Comment by Dawn Lewis on February 12, 2014 at 8:26am

Full Circle has put 3 new video clips of Spontaneous Muscle Release Technique on youtube.  All of these clips are taken from our NCBTMB approved continuing education videos.  Check out the following link for a gluteus maximus release - - this next link will give you an idea of how SMRT releases cervical ligaments - - and finally this link will show you how to take tension out of internal oblique - - If you would like to learn more about this massage continuing education modality, check out our website at

Comment by Dawn Lewis on February 10, 2014 at 2:57pm

2 live seminars in Seattle, WA:  SMRT:  Thigh & Knee, May 9th and 10th, and SMRT: Lower Leg & Foot, May 10th & 11th.  Each course is NCBTMB approved for 12 CE hours.  In the Thigh & Knee course, you will learn to instantly soften IT bands, painlessly remove adhesions and tension from adductors, release ligaments of the iliofemoral joint to mobilize the femur and knee, and work with chondromalacia, ACL replacements, MCL and LCL injuries, etc. In the Lower Leg & Foot course, instruction will be given in how to balance gastrocnemius, alleviate shin splints, lessen lymphedema, remove chronic ankle inflammation, release ligaments in the talocrural joint for natural realignment, and work with plantar faciitis and tarsal tunnel syndrome.  Get more information or register at

Comment by Dawn Lewis on February 8, 2014 at 10:49am
Hi Kelly - I am excited that you are coming to class! Will remind you March 3rd!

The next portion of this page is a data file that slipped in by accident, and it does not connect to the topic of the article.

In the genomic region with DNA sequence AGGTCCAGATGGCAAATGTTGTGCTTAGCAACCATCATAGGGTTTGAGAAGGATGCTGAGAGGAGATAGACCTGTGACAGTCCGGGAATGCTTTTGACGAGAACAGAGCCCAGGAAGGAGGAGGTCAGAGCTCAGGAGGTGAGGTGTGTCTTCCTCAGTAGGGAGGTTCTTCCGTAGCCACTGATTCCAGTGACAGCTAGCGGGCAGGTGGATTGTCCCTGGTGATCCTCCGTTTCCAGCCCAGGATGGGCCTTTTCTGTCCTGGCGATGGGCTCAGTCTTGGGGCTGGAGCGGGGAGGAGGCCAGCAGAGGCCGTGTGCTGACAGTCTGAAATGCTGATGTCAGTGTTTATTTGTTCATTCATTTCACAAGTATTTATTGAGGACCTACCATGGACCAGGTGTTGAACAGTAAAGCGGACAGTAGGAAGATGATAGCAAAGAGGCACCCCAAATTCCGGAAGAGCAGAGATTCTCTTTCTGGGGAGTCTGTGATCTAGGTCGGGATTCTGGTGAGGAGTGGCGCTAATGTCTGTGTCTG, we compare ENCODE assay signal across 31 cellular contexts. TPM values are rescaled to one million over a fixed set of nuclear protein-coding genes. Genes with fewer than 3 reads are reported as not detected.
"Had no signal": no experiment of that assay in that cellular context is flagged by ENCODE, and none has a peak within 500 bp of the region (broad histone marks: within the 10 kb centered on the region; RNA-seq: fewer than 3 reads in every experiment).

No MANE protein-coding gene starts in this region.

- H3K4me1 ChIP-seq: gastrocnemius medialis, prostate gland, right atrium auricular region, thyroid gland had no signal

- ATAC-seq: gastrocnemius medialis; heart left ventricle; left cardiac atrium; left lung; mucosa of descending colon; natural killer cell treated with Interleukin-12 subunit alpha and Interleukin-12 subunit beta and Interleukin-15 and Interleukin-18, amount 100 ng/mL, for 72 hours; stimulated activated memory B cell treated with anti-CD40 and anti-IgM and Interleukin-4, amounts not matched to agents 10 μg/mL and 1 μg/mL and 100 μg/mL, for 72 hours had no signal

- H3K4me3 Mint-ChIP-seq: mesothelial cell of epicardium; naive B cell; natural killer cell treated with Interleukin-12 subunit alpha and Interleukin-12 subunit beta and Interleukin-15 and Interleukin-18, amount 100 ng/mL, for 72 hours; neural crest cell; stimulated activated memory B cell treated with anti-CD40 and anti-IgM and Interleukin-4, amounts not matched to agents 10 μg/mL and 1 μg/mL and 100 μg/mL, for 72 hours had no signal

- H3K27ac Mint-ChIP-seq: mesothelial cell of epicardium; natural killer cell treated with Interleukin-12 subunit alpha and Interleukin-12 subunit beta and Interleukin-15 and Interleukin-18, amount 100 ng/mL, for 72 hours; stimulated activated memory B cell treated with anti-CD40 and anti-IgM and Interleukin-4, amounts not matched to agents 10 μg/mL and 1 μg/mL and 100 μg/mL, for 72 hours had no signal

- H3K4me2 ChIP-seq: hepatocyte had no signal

Comment by Kelly Sanders, LMT on February 8, 2014 at 10:24am

am planning on attending the smrt pelvic piriformis class 4/4-6/14

Comment by Dawn Lewis on February 8, 2014 at 8:07am

        Last night I woke up as 4 a.m., as I do most nights.  I was on my right side and my hand was asleep.  In my half conscious state I evaluated my hand.  I felt that it was the thumb, index finger, middle finger, and half of the ring finger that were numb.  My brain told me that these were carpal tunnel symptoms and meant an impingement on the median nerve.  Still mostly asleep, I evaluated my wrist.  My wrist was straight.  I pulled my shoulder down out of my ear.  The numbness began to subside immediately.  My elbow was in full flexion.  I relaxed the position and brought my forearm toward extension a couple of inches.  The numbness went away completely and I went back to sleep.  The median nerve can be impinged upon in numerous areas, including the carpal tunnel, the forearm, the elbow, and the medial upper arm.  If you would like to know how to treat carpal tunnel, please join me for a webinar on "Treating Carpal Tunnel".  Hit the Tools For Touch link on our website -